Conceiving and writing a book is a singular process, but its publication a matter of collaboration. Historically speaking, some of the most outstanding books have been the result of a cooperative effort. A shining example of such collaboration is the enlarged second edition of Cowper’s Myotomia reformata, or A New Administration of the Muscles. The book was published in London in 1724, and is considered one of the best anatomical atlases of the eighteenth century. Responsible for the publication were Richard Mead and Henry Pemberton, two men whose medical education had taken place at Leiden University. Both had encountered the inspirational figure of Herman Boerhaave.

On 18 April 1693, London-born physician Richard Mead registered at the University of Leiden to study medicine. It is likely that he arrived there several months earlier because he became a close acquaintance of Archibald Pitcairne, who had settled in Leiden as Professor of Medicine in the spring of 1692 and left abruptly in the summer of 1693. Mead lived in Pitcairne’s house for a time, along with Herman Boerhaave, then also a student. Previously, he had studied classics at the University of Utrecht with Johann Georg Graevius, a noted scholar of classical culture, whose Thesaurus antiquitatum Romanorum helped form Mead’s taste for collecting antiquities. Mead left Leiden early in 1695 without taking a degree, and went on a tour of Italy before returning to London in 1696 to set up a medical practice in Stepney. He made a spectacular career and was elected to the Royal Society in 1703. Mead was a major collector of both books and art. He had a separate room built at the foot of the garden of his house on Great Ormond Street which housed his library and collections. The room also served as a meeting place for physicians, natural philosophers, and men of letters.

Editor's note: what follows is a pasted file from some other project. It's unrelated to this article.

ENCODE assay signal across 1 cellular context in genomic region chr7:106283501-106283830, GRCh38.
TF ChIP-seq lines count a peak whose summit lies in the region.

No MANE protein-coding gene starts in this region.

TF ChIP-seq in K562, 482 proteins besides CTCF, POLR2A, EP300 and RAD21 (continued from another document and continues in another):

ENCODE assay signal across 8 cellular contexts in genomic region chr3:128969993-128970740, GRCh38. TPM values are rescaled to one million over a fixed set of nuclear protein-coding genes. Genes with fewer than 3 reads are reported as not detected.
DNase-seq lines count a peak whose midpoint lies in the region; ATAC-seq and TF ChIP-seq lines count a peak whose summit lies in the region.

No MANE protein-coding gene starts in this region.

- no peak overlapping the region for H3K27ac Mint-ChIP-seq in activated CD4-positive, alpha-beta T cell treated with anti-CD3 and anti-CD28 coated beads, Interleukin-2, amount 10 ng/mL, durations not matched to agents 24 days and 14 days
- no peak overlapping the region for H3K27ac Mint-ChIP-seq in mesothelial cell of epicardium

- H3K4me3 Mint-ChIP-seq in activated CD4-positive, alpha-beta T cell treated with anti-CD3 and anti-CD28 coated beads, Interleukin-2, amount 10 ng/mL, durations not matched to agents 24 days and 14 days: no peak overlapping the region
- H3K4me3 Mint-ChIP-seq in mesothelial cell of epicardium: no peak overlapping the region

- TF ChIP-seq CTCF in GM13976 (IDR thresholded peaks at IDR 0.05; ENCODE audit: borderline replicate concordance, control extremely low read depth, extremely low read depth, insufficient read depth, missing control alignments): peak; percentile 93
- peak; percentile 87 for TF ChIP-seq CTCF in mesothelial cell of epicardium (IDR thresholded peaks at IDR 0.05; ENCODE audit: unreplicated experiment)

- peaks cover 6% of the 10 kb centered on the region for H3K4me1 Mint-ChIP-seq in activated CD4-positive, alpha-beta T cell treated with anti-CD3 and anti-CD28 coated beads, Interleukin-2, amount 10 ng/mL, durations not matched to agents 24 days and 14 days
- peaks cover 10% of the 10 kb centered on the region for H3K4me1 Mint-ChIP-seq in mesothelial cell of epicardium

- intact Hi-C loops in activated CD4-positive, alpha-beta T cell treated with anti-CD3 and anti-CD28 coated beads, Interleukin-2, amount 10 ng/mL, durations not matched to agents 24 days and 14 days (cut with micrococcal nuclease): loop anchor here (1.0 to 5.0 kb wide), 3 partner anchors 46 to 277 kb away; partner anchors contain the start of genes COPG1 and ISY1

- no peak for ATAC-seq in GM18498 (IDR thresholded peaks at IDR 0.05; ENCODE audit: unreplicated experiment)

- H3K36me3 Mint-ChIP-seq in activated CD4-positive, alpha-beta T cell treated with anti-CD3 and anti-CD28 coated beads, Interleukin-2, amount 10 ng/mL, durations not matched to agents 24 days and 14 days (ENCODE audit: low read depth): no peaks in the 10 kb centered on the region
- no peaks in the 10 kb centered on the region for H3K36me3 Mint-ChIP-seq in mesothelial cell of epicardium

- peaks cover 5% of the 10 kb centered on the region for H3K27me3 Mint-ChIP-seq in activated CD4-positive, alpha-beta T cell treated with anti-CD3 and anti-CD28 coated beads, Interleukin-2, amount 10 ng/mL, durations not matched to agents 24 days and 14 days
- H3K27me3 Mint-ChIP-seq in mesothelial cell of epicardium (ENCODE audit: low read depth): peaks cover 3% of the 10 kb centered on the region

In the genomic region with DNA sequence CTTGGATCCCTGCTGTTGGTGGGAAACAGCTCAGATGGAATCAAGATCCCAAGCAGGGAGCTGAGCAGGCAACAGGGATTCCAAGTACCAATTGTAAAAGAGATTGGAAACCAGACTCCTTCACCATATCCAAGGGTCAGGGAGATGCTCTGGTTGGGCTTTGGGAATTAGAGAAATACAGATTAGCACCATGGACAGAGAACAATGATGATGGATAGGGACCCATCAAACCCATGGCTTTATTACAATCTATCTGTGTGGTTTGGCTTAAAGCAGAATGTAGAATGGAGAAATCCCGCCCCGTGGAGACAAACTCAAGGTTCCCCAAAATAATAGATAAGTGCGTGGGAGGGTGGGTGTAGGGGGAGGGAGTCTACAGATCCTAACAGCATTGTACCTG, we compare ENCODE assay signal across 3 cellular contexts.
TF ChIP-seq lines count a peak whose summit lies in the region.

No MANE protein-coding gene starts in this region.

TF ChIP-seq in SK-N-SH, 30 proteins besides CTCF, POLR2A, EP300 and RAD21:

Henry Pemberton arrived in Leiden in August 1714. There he joined many other English students who had crossed the Channel to study medicine under Boerhaave. Having spent time in Paris and London, he returned to Leiden in 1719 as the guest of Boerhaave, and graduated M.D. on 27 December of that year. Once settled in London, his poor health withheld him from practising, and he spent much of his time as an author on medical and general subjects. His interest in physics brought him in close contact with Isaac Newton. In May 1728 he was appointed Gresham Professor of Physics. Pemberton was invited by Newton to superintend the third edition of the Principia which appeared in 1726.

Mead and Pemberton joined forces to prepare the second edition of Cowper’s Myotomia reformata. Cowper had worked until his death (1710) on an expanded edition of his study. The book was published posthumously under Mead’s supervision and sponsorship. This substantially enlarged version (sixty-six plates) appeared in 1724 with an introduction by Pemberton who explained muscular motion in Newtonian terms. Thomas Hearne, a Bodleian librarian at the time, called it the most beautiful book ever printed in England. The use of ornamental initial letters with anatomical motifs adds an artistic flourish to the presentation of the book. They are worthy successors to those of Vesalius’s Fabrica of 1543.